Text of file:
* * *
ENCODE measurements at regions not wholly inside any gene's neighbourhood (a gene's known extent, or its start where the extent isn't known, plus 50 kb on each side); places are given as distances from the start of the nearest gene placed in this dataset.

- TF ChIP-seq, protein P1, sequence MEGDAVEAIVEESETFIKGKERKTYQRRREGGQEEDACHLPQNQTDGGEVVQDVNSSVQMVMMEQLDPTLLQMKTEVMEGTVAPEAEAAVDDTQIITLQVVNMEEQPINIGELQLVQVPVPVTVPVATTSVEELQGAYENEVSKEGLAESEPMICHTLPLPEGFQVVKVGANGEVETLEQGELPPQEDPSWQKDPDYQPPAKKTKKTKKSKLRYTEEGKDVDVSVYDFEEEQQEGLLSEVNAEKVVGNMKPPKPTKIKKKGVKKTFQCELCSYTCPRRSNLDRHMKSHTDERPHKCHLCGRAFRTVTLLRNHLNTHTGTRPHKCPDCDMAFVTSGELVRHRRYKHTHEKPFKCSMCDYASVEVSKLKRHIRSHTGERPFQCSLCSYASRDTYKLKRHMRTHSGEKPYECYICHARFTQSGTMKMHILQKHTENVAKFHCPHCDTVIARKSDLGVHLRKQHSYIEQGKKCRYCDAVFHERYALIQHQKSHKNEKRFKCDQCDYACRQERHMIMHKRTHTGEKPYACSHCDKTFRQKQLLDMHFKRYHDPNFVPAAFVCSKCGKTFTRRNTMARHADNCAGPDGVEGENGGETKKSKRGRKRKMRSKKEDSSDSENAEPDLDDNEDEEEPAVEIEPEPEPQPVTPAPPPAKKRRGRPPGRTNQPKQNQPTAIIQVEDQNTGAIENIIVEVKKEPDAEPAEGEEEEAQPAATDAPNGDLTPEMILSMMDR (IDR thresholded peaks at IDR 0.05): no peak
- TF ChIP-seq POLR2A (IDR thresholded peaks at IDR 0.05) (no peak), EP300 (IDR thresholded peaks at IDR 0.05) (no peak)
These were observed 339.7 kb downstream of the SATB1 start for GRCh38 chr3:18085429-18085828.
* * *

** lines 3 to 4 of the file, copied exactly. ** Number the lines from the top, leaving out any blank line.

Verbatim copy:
- TF ChIP-seq POLR2A (IDR thresholded peaks at IDR 0.05) (no peak), EP300 (IDR thresholded peaks at IDR 0.05) (no peak)
These were observed 339.7 kb downstream of the SATB1 start for GRCh38 chr3:18085429-18085828.